Time for a quick experiment on data visualization. Search Google for “data” and look under images. What you do not see is almost as instructive as what you do see. You won’t see tables and tables of numbers lacking context. Instead, you are treated to all sorts of graphical and pictorial interpretations of data, some almost reminiscent of an iconic screen shot view from The Matrix movie. We intuitively know, and the internet confirms, that reams of data, even if they are organized, are of very limited value without a humanistic visualization.
Computers are numerical, humans are visual. Thus, while computers are great for data collection and analysis, when it comes time to actually understand and act upon the results, it is time to bust out the charts. Data Visualization is the first step in Big Data success. After all, a picture is worth a thousand words!
To really understand the power of data visualization, its best to think about it from the opposite direction. Consider a piece of art. For the sake of universality say the Mona Lisa. We could break the painting down on its horizontal and vertical axis, assigning an alphanumeric designation to each coordinate point. Once we’ve done this we could describe, in near perfect detail, the RGB composition of each coordinate point. We would then have a large dataset describing the painting in granular detail.
While we would have a complete dataset that would give us a full understanding of the object it seeks to describe, anyone who doesn’t think something would be missing from this is not being honest. The visualization itself can be interpreted much more easily by the human than the gigabytes of RGB data points (although, we’ll find that these will have value as we advance through our analytics journey).
In the same way, many companies are still “flying blind”; having collected large datasets that may even be of acceptable veracity, but they just have not created an adequate visualization that provides the insights they need for interpretation and informed decision making. This would be akin to recognizing that you need some valuable information for your Mona Lisa, but not selecting paint and canvas to visualize it with.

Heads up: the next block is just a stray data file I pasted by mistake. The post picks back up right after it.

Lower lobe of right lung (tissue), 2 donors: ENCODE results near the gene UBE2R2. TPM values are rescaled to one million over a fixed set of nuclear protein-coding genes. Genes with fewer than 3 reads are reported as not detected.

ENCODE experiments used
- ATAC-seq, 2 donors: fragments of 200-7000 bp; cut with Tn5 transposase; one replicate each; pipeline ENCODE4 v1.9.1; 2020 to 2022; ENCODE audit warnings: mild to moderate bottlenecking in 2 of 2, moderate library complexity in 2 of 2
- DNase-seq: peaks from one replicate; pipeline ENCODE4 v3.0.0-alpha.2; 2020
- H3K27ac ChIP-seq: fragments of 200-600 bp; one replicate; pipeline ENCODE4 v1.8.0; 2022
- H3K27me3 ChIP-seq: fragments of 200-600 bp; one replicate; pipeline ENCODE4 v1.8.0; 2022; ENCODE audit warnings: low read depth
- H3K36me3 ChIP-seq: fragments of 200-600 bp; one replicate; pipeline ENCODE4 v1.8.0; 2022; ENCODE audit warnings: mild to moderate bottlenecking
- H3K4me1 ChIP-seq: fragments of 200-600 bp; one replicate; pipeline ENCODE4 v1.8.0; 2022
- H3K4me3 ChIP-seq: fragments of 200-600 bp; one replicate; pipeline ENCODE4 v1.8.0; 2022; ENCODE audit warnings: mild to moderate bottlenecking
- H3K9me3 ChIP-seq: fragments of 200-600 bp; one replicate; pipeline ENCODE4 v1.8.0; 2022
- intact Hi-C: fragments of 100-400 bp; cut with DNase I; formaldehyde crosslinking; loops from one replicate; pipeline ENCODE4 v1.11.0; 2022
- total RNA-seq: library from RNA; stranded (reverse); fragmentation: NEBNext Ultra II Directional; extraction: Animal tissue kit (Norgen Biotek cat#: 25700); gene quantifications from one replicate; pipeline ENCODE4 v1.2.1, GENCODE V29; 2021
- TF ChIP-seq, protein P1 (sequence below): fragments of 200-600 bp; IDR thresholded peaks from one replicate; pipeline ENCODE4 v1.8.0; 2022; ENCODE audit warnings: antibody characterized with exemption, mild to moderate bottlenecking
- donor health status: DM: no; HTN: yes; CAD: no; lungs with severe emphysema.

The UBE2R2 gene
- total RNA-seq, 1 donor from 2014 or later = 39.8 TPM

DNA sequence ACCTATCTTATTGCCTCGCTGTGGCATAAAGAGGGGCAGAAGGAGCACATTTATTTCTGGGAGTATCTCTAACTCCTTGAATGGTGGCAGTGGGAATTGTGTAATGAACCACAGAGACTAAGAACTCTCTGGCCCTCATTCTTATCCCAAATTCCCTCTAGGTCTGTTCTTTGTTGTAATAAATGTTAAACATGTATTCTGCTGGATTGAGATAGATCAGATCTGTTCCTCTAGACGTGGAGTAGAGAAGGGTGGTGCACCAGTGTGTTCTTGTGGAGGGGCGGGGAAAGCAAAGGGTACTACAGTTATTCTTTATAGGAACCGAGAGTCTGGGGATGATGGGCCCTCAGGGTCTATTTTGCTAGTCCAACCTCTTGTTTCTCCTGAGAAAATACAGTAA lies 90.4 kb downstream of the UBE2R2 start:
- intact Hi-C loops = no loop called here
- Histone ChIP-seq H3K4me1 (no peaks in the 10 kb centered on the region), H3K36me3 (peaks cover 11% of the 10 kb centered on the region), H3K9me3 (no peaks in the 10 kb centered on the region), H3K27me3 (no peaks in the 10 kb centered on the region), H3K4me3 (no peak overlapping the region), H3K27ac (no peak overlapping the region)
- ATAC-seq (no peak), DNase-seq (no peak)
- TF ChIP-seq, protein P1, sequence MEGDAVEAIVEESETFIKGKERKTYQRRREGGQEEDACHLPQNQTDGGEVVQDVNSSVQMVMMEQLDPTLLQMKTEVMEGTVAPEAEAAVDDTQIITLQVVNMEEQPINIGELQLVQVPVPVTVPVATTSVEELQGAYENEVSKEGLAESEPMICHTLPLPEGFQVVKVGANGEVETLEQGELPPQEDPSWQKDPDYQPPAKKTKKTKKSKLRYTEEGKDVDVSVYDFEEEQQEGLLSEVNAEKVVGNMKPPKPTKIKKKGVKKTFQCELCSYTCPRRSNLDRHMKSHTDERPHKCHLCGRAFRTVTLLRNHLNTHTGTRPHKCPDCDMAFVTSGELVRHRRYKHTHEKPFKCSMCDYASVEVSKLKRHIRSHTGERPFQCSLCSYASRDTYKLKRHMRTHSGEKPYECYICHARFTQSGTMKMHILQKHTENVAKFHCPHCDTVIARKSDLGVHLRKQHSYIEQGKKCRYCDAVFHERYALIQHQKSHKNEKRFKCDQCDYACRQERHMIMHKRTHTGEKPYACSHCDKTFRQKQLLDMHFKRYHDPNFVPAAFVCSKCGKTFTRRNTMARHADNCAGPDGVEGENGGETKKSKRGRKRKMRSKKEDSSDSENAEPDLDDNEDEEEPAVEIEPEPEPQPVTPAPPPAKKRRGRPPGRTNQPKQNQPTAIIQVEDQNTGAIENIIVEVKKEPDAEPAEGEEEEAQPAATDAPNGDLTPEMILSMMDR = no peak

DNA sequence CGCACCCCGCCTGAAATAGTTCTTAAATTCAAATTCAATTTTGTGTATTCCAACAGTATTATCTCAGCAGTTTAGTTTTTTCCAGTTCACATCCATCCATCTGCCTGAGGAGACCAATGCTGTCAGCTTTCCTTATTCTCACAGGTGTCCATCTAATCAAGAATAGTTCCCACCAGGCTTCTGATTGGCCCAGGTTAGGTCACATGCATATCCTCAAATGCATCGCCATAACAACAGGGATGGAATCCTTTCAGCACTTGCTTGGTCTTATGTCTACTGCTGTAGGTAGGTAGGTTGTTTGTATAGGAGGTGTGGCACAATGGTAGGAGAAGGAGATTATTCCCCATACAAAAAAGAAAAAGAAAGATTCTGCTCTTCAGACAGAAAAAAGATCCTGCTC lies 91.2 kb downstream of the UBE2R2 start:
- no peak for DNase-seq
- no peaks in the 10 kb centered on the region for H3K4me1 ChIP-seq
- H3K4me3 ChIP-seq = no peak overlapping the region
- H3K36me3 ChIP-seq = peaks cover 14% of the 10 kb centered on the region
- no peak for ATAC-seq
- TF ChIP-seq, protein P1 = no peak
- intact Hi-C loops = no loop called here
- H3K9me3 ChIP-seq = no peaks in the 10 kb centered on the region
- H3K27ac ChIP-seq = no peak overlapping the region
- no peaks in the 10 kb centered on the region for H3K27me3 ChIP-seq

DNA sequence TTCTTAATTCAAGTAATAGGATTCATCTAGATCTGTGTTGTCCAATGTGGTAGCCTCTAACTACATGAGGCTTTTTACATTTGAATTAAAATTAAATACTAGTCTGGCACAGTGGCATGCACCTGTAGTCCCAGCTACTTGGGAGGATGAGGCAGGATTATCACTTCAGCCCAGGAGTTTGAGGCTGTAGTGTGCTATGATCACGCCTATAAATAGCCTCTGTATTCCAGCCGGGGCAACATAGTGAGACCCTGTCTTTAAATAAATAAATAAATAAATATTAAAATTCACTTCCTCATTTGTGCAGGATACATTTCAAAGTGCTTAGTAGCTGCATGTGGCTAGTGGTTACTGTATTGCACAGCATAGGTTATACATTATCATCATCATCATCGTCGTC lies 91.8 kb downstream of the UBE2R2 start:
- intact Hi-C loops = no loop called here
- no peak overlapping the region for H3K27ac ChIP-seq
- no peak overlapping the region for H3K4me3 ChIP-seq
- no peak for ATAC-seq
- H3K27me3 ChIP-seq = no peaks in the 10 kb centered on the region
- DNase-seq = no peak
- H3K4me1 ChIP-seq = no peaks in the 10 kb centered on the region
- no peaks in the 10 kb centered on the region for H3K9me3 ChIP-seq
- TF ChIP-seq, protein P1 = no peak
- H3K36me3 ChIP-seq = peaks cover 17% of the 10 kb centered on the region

The Sum is Greater than its Parts
Even if we forego the exponentially greater efficiency of gleaning insights off a chart rather than sorting through thousands of data points. Just like the painting is greater than the summation of its constituent parts, the profundity of seeing the insights visually with a chart is greater than discerning them from numbers.
In a way, communicating in this way with charts is an art.
This is the difficult work of data visualization – what is the best way to do it? Looking at a pile of data, the most effective visualization tool is not always obvious. Most everyone has been familiarized with the basics – bar graphs, pie charts, even histograms and Pareto Charts. However, choosing the best tool for the job requires a keen data knowledge. More often than not, the data would fit well enough into a few different types of charts. And occasionally the correct approach is to use more than one chart, allowing the different methods to supplement one another.
This ability to read the data and then know how best to present it is a learned skill. It requires an in depth understanding of the benefits and drawbacks of each data visualization method, the ability to “see” the data even when it is just a set of numbers, and an intuitive understanding of how humans learn.
While data visualization is a powerful way of not only gaining understanding from numbers, and also of sharing that understanding with others, it does come with one serious liability. For all the talk of numbers and data, visualization is a qualitative endeavor. Yes, the charts have numerical axes, but this does not come along with all the assurances of an exhaustive quantitative analysis.
Because of this, visualizations do not come with one of the most important pieces of an effective analysis – an estimate of the probability of error. Later when we discuss more advanced analytics including full statistical analyses, we’ll find that the chance of error may be determined (or even defined ahead of time!). If the organization makes this decision, we can predict that an outcome will fall within these parameters with a known level of confidence. After all, you will want to minimize the chance of making a wrong decision!
This is something a chart is not able to provide you. A chart simply shows a bell curve or a series of bars. While a very useful start, it is not all encompassing and warrants further analyses.
Not Just Graphs and Charts
Considering the art world one final time, it is an interesting sign of our abilities to gather data and visualize it in ever more interesting ways that artists have now begun to experiment with data. While the dataset from the Mona Lisa may not be much to look at, some artists find ways to make data beautiful.
For instance, taking self-tracking data from her personal FitBit, artist Laurie Frick created a two story tall aluminum panel display of her walking patterns. Others have created similarly unique visualizations out of obscure data sets.
There are no hard-set rules that says we must use bar charts and graphs to present our visualizations. Whatever best conveys the message the analyst wishes to put forth (while doing so in an honest way) is a good visualization.
Of course, visualization is only a small piece of the whole puzzle. Next week, we will be discussing analytical decision making. Visualizations inform this process and play a crucial role in arriving at a decision, especially when that decision is influenced or made by those without a deep background in data. Providing digestible data is crucial to decision making. Be sure to follow up next week to hear how BIG connects this with the next step of the process.